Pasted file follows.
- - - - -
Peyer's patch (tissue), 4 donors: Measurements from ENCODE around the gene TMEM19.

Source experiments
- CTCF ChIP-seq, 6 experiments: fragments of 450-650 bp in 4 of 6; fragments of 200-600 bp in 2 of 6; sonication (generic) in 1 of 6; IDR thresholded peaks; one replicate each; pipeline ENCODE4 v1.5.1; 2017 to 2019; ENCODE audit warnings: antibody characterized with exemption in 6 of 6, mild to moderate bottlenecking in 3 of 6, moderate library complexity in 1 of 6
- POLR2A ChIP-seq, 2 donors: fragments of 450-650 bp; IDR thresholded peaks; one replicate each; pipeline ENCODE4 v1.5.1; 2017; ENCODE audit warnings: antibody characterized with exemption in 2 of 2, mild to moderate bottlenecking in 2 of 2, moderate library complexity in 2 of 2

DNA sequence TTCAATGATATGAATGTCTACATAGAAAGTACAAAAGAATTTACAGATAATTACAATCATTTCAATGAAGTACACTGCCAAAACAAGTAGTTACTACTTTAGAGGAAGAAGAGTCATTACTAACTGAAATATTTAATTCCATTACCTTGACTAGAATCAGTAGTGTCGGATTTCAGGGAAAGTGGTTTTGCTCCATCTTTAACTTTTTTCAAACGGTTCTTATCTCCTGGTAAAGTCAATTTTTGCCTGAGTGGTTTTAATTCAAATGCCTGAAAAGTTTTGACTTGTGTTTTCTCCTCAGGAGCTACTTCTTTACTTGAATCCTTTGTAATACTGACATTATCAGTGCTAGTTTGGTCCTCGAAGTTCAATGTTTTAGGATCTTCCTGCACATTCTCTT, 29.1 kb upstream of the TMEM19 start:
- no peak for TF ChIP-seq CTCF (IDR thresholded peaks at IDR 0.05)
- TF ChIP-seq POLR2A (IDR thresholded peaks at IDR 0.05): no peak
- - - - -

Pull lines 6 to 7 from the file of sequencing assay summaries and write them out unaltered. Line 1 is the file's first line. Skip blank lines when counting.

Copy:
- no peak for TF ChIP-seq CTCF (IDR thresholded peaks at IDR 0.05)
- TF ChIP-seq POLR2A (IDR thresholded peaks at IDR 0.05): no peak